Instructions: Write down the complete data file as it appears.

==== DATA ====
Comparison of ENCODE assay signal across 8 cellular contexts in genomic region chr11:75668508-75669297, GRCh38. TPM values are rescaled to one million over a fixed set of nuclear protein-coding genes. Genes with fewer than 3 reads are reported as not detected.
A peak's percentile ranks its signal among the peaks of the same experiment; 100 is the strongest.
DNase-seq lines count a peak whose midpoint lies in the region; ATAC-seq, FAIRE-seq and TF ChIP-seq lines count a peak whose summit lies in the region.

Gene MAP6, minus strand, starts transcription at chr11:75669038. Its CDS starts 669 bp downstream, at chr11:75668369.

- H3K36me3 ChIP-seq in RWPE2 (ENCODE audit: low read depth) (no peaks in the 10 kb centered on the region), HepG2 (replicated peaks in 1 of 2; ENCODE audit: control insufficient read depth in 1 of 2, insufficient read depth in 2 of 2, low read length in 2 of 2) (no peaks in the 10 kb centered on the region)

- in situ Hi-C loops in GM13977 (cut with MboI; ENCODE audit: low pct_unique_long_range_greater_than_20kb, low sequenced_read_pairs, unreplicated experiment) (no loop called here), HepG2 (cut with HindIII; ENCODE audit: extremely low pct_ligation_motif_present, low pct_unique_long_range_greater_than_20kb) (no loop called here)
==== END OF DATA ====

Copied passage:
Comparison of ENCODE assay signal across 8 cellular contexts in genomic region chr11:75668508-75669297, GRCh38. TPM values are rescaled to one million over a fixed set of nuclear protein-coding genes. Genes with fewer than 3 reads are reported as not detected.
A peak's percentile ranks its signal among the peaks of the same experiment; 100 is the strongest.
DNase-seq lines count a peak whose midpoint lies in the region; ATAC-seq, FAIRE-seq and TF ChIP-seq lines count a peak whose summit lies in the region.

Gene MAP6, minus strand, starts transcription at chr11:75669038. Its CDS starts 669 bp downstream, at chr11:75668369.

- H3K36me3 ChIP-seq in RWPE2 (ENCODE audit: low read depth) (no peaks in the 10 kb centered on the region), HepG2 (replicated peaks in 1 of 2; ENCODE audit: control insufficient read depth in 1 of 2, insufficient read depth in 2 of 2, low read length in 2 of 2) (no peaks in the 10 kb centered on the region)

- in situ Hi-C loops in GM13977 (cut with MboI; ENCODE audit: low pct_unique_long_range_greater_than_20kb, low sequenced_read_pairs, unreplicated experiment) (no loop called here), HepG2 (cut with HindIII; ENCODE audit: extremely low pct_ligation_motif_present, low pct_unique_long_range_greater_than_20kb) (no loop called here)